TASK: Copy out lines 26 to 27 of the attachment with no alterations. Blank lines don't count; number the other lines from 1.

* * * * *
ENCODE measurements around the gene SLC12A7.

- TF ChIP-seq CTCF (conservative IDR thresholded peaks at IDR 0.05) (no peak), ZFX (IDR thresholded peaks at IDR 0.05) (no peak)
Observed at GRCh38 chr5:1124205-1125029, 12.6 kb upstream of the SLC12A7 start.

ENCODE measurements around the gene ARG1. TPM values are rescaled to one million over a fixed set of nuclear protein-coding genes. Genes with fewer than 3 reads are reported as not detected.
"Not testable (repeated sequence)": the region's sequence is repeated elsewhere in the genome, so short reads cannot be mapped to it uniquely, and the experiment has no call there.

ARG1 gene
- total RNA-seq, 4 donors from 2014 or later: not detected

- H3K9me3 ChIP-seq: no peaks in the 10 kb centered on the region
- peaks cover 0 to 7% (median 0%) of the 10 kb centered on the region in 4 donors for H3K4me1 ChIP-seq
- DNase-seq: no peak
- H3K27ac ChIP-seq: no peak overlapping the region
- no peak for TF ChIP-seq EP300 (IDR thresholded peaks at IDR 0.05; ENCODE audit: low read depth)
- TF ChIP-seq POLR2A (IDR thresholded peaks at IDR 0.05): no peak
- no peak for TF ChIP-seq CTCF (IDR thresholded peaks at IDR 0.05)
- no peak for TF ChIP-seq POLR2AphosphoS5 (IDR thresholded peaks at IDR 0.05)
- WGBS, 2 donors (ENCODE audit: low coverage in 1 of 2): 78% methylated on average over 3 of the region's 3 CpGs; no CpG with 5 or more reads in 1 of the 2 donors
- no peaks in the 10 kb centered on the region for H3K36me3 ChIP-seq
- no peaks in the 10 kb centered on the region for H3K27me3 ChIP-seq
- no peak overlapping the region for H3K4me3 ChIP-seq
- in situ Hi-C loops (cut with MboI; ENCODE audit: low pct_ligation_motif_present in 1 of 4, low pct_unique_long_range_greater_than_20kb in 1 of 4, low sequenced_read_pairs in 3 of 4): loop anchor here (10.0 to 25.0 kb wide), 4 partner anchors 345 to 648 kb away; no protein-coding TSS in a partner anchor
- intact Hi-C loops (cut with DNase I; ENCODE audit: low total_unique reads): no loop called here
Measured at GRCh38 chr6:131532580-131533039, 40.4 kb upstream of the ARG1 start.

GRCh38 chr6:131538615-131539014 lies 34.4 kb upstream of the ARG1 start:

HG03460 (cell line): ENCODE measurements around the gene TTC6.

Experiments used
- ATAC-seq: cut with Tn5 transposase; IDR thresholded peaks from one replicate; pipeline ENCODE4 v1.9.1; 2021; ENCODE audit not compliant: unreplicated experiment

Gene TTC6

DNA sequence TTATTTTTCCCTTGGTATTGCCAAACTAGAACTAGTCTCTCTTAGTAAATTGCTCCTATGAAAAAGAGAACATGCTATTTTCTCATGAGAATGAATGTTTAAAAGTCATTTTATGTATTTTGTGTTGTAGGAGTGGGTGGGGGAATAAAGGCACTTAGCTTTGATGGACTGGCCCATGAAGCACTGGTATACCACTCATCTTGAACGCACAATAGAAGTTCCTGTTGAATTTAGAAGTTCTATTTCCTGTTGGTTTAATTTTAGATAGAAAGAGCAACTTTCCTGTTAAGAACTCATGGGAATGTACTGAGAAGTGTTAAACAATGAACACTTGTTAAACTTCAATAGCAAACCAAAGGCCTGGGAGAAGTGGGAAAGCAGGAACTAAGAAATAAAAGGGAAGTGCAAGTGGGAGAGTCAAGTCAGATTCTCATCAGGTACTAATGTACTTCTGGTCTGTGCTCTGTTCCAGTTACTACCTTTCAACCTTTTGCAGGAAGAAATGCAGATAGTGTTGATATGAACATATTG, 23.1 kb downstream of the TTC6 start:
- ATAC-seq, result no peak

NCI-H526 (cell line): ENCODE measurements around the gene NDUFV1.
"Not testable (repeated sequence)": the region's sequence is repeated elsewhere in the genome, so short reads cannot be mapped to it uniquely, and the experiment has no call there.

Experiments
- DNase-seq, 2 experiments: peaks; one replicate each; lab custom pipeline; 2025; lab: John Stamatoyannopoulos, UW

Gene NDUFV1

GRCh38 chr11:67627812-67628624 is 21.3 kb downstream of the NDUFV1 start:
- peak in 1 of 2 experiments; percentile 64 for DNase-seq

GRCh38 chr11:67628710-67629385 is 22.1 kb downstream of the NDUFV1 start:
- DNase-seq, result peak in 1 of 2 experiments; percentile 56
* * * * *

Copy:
- ATAC-seq: cut with Tn5 transposase; IDR thresholded peaks from one replicate; pipeline ENCODE4 v1.9.1; 2021; ENCODE audit not compliant: unreplicated experiment

Gene TTC6